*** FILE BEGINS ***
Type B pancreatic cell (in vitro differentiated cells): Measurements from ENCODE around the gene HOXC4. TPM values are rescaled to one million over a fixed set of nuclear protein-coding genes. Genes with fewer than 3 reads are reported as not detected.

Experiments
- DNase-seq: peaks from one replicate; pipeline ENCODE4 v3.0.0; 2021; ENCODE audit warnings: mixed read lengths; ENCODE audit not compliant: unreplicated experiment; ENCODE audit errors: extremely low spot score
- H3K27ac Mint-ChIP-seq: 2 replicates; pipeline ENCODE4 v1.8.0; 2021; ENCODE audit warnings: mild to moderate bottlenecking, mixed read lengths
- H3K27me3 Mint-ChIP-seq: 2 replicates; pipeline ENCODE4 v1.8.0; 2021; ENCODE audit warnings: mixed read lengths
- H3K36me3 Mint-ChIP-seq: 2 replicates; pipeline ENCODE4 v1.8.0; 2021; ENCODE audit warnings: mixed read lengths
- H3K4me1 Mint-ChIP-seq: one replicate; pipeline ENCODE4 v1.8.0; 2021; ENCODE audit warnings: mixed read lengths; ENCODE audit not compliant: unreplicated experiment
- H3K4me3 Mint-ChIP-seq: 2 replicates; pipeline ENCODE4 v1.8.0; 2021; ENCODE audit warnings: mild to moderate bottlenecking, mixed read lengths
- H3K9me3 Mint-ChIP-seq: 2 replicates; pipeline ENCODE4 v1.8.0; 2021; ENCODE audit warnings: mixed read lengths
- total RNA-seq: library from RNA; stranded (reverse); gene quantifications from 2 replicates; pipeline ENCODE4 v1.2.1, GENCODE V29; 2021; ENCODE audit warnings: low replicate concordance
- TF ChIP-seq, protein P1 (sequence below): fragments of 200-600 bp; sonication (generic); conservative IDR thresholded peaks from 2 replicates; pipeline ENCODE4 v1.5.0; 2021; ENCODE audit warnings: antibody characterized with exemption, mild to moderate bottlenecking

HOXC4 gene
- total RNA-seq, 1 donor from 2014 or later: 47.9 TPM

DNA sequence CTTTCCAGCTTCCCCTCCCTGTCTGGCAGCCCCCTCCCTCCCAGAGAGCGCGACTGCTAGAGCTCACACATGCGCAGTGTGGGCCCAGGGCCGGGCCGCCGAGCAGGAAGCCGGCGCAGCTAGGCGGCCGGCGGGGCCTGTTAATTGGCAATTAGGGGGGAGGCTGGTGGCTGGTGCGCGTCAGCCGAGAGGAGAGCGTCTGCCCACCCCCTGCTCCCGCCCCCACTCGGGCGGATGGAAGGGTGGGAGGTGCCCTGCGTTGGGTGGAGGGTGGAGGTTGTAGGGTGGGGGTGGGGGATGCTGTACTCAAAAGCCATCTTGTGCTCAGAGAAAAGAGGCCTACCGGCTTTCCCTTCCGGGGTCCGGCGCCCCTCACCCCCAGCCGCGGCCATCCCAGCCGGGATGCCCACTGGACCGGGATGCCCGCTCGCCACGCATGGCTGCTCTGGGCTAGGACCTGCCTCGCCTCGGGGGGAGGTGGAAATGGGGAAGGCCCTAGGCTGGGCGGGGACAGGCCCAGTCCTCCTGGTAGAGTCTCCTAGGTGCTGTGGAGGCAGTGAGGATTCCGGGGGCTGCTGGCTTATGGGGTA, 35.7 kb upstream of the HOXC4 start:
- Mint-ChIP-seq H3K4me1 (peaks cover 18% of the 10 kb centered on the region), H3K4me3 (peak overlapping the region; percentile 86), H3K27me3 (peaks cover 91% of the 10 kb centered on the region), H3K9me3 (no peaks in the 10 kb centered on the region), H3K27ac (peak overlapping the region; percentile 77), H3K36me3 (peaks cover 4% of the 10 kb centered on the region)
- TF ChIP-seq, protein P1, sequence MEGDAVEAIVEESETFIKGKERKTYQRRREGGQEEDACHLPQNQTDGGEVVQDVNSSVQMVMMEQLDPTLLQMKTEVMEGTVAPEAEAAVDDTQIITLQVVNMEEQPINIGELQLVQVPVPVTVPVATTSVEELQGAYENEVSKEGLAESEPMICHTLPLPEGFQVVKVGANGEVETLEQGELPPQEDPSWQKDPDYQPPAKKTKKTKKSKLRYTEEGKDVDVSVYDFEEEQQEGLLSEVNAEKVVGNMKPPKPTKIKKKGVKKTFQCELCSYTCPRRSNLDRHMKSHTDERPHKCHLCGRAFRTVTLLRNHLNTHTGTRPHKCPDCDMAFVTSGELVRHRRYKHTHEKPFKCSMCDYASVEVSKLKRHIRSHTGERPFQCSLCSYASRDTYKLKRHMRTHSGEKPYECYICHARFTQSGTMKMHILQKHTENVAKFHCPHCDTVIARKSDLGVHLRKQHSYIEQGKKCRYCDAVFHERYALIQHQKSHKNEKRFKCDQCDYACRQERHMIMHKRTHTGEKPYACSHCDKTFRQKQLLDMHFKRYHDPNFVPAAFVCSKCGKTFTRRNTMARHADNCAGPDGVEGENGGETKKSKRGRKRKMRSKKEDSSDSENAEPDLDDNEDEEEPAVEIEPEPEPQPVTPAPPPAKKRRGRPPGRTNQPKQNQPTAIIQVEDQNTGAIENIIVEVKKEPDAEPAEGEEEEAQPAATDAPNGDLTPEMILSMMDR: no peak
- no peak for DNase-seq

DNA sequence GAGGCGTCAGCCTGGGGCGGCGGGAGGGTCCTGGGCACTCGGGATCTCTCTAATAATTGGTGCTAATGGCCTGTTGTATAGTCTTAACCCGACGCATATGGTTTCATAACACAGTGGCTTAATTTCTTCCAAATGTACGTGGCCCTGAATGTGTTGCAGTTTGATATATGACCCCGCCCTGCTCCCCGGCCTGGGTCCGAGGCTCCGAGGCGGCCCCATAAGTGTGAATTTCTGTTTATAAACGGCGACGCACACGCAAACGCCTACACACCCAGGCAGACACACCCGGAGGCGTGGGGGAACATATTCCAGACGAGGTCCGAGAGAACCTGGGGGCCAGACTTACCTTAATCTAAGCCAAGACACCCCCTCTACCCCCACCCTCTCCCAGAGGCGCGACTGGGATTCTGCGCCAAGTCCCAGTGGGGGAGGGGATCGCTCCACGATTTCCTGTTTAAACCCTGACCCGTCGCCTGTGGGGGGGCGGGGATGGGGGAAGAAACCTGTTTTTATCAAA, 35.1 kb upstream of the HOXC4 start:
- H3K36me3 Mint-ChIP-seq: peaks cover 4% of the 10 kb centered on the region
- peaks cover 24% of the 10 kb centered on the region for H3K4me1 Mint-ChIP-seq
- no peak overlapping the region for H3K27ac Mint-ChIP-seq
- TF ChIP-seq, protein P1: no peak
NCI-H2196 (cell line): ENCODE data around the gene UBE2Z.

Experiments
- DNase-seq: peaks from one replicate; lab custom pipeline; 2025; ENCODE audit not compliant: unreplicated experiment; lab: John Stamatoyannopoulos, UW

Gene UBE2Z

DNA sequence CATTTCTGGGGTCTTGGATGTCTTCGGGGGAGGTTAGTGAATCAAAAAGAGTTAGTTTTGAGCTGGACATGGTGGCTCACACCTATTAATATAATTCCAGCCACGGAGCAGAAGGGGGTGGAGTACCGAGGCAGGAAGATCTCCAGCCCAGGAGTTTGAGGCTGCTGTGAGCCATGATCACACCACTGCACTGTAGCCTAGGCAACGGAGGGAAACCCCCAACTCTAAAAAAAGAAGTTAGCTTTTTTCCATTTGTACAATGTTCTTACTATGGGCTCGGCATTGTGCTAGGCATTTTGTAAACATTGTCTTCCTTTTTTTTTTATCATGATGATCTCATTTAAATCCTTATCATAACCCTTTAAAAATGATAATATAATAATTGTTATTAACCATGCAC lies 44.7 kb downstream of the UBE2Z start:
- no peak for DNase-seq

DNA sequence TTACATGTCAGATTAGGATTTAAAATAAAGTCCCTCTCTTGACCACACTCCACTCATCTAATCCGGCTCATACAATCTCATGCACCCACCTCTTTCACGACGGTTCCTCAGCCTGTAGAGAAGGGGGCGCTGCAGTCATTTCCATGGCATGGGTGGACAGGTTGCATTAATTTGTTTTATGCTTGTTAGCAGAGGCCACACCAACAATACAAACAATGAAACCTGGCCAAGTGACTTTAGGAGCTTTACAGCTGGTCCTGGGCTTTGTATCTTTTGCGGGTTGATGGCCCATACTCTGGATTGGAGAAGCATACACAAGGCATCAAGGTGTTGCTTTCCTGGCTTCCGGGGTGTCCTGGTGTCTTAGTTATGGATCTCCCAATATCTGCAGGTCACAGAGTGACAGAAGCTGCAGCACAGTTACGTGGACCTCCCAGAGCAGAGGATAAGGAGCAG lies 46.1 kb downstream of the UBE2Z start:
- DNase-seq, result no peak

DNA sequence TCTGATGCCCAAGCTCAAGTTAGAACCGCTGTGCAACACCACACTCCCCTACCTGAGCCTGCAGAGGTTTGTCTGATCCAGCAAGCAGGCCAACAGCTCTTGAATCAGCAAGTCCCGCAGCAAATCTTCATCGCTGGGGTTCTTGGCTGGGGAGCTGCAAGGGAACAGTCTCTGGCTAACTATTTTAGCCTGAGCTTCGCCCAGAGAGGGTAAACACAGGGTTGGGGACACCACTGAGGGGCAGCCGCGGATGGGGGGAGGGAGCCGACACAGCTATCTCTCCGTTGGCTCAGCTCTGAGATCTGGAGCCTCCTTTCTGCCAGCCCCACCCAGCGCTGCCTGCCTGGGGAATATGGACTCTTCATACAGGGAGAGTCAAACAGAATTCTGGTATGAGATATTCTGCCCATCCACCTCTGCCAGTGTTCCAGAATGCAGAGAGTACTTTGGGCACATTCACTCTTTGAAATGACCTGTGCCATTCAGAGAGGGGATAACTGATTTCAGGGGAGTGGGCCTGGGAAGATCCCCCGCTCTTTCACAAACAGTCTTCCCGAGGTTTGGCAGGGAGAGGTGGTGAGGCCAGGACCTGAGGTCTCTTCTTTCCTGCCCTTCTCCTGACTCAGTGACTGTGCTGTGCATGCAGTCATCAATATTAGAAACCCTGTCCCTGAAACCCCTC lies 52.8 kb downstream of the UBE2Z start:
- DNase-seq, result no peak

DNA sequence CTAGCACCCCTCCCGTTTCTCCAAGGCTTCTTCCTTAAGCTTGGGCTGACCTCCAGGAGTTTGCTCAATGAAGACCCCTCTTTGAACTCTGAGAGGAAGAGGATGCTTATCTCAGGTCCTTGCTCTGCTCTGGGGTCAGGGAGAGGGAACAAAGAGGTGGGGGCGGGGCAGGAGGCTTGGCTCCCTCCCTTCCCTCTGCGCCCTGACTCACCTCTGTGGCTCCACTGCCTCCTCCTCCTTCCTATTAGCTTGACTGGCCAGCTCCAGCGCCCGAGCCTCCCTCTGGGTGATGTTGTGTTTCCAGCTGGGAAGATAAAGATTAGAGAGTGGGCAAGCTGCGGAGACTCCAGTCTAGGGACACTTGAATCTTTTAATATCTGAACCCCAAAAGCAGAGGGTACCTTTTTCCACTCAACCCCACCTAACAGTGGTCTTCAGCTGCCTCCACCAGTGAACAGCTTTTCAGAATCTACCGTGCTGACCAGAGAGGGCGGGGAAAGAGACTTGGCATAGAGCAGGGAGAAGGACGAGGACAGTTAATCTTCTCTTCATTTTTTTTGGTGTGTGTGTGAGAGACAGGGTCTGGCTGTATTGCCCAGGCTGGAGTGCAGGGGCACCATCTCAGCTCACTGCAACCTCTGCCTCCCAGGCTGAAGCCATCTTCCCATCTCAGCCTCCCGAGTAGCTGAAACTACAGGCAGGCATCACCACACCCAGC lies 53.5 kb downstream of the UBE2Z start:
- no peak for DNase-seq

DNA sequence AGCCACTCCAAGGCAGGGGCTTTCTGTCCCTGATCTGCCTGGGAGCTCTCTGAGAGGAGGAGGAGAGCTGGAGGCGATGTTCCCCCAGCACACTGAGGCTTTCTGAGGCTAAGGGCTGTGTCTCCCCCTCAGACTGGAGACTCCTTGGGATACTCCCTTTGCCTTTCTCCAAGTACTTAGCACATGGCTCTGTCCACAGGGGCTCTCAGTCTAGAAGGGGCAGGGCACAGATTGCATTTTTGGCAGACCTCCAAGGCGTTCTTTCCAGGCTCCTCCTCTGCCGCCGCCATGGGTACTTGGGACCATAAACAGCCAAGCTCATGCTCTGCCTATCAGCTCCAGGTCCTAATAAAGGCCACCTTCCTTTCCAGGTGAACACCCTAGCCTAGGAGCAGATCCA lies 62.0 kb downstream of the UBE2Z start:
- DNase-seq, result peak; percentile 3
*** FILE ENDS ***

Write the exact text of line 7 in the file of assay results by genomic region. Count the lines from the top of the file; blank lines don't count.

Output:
- H3K4me1 Mint-ChIP-seq: one replicate; pipeline ENCODE4 v1.8.0; 2021; ENCODE audit warnings: mixed read lengths; ENCODE audit not compliant: unreplicated experiment